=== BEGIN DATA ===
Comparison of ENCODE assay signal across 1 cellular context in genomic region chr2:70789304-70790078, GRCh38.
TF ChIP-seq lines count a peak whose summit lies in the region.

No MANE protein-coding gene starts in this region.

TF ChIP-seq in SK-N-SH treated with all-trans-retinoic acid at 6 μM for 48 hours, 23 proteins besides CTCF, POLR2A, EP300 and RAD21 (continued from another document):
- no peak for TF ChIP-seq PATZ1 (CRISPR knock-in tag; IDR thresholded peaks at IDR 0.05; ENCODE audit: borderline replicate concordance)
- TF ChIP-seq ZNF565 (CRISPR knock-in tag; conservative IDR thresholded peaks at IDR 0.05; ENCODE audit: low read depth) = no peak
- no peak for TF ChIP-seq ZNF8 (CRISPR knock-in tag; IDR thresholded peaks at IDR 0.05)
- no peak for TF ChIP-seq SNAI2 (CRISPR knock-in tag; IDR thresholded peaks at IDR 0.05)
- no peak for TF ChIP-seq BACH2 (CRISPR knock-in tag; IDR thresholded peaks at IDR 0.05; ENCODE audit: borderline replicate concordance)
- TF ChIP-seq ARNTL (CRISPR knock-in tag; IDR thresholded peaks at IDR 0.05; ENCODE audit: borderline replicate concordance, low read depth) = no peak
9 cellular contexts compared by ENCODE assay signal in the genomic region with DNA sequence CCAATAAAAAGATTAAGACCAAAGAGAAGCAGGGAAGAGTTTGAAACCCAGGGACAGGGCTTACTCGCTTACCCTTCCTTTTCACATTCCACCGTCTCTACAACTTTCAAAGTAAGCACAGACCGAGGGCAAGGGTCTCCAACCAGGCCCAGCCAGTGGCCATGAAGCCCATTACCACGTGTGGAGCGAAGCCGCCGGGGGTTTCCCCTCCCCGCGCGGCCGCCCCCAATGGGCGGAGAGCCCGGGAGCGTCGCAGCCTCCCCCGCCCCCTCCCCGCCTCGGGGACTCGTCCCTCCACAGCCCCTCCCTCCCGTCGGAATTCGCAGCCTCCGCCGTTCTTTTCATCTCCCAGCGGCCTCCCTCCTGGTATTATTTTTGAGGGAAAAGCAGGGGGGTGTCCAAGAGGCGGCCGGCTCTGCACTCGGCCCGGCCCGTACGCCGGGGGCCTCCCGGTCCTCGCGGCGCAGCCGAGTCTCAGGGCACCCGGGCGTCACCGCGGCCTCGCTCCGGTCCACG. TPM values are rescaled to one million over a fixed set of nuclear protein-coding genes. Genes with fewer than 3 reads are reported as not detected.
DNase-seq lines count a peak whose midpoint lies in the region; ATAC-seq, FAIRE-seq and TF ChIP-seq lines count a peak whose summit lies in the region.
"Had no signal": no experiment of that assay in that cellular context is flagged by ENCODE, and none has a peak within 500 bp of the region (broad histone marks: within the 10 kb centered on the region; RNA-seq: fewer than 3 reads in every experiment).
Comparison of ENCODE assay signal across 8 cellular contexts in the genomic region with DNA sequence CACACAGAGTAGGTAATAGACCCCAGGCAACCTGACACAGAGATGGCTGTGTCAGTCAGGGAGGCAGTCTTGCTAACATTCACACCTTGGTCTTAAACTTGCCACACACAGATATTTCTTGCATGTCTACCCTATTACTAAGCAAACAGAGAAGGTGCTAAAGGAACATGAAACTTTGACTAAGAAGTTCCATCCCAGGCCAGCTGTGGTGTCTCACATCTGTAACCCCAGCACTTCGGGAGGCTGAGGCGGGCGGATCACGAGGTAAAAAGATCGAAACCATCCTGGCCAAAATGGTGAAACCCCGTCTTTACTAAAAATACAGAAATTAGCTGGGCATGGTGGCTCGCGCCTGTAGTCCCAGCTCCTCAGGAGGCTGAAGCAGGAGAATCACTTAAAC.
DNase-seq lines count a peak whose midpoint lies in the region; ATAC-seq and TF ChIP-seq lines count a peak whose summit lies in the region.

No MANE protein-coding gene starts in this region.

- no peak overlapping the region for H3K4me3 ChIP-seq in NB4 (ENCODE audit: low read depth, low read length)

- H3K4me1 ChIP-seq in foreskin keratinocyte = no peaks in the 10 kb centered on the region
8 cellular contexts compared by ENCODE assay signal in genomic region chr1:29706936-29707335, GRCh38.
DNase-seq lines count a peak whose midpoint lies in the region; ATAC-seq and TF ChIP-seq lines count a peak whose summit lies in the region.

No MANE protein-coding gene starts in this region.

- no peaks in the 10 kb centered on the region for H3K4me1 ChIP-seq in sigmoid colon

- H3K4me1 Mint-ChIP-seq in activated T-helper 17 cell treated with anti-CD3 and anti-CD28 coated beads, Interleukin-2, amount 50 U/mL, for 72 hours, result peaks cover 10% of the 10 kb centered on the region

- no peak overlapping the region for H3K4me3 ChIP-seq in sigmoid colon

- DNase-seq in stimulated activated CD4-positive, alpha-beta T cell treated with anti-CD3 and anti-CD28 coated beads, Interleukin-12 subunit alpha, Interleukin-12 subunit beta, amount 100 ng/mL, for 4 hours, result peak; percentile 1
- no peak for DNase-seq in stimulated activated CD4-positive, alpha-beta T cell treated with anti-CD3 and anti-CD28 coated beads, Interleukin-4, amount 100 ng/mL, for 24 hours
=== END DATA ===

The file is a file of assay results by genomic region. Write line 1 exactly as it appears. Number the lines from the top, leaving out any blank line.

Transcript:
Comparison of ENCODE assay signal across 1 cellular context in genomic region chr2:70789304-70790078, GRCh38.